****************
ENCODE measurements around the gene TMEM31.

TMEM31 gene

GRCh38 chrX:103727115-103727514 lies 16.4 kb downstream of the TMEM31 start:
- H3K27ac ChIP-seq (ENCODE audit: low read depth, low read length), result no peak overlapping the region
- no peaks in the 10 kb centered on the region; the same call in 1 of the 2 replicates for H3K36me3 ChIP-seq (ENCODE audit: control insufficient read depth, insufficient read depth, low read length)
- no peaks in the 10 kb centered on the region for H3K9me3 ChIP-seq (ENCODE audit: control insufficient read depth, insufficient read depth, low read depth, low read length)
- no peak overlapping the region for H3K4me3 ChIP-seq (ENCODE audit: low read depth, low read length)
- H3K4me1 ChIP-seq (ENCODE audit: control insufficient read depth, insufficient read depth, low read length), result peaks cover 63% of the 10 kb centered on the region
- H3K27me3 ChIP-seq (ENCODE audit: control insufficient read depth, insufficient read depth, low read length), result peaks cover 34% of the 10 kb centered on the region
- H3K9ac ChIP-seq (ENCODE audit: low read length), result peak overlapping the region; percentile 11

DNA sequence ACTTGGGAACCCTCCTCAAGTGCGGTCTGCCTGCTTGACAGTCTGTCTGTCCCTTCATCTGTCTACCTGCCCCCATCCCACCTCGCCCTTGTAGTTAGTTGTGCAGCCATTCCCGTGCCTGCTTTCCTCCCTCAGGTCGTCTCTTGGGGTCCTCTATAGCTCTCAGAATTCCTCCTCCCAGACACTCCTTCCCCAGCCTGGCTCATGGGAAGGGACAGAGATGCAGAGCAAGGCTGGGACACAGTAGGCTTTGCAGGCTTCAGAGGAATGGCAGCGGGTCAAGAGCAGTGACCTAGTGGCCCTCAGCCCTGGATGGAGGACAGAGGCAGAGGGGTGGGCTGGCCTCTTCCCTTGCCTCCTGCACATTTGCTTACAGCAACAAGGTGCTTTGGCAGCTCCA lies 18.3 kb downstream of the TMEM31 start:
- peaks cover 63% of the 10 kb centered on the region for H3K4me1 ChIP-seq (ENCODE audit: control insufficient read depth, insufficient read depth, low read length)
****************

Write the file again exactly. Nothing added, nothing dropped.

ENCODE measurements around the gene TMEM31.

TMEM31 gene

GRCh38 chrX:103727115-103727514 lies 16.4 kb downstream of the TMEM31 start:
- H3K27ac ChIP-seq (ENCODE audit: low read depth, low read length), result no peak overlapping the region
- no peaks in the 10 kb centered on the region; the same call in 1 of the 2 replicates for H3K36me3 ChIP-seq (ENCODE audit: control insufficient read depth, insufficient read depth, low read length)
- no peaks in the 10 kb centered on the region for H3K9me3 ChIP-seq (ENCODE audit: control insufficient read depth, insufficient read depth, low read depth, low read length)
- no peak overlapping the region for H3K4me3 ChIP-seq (ENCODE audit: low read depth, low read length)
- H3K4me1 ChIP-seq (ENCODE audit: control insufficient read depth, insufficient read depth, low read length), result peaks cover 63% of the 10 kb centered on the region
- H3K27me3 ChIP-seq (ENCODE audit: control insufficient read depth, insufficient read depth, low read length), result peaks cover 34% of the 10 kb centered on the region
- H3K9ac ChIP-seq (ENCODE audit: low read length), result peak overlapping the region; percentile 11

DNA sequence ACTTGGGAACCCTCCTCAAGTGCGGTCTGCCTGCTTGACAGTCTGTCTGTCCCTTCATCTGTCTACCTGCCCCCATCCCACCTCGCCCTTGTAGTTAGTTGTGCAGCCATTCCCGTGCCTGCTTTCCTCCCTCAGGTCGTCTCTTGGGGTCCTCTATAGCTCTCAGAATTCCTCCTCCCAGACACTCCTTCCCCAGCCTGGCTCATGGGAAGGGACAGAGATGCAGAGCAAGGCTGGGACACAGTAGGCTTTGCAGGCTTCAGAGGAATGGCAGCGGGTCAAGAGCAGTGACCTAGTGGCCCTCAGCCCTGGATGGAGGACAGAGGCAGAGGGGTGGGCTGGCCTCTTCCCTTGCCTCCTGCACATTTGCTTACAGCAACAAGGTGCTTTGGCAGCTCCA lies 18.3 kb downstream of the TMEM31 start:
- peaks cover 63% of the 10 kb centered on the region for H3K4me1 ChIP-seq (ENCODE audit: control insufficient read depth, insufficient read depth, low read length)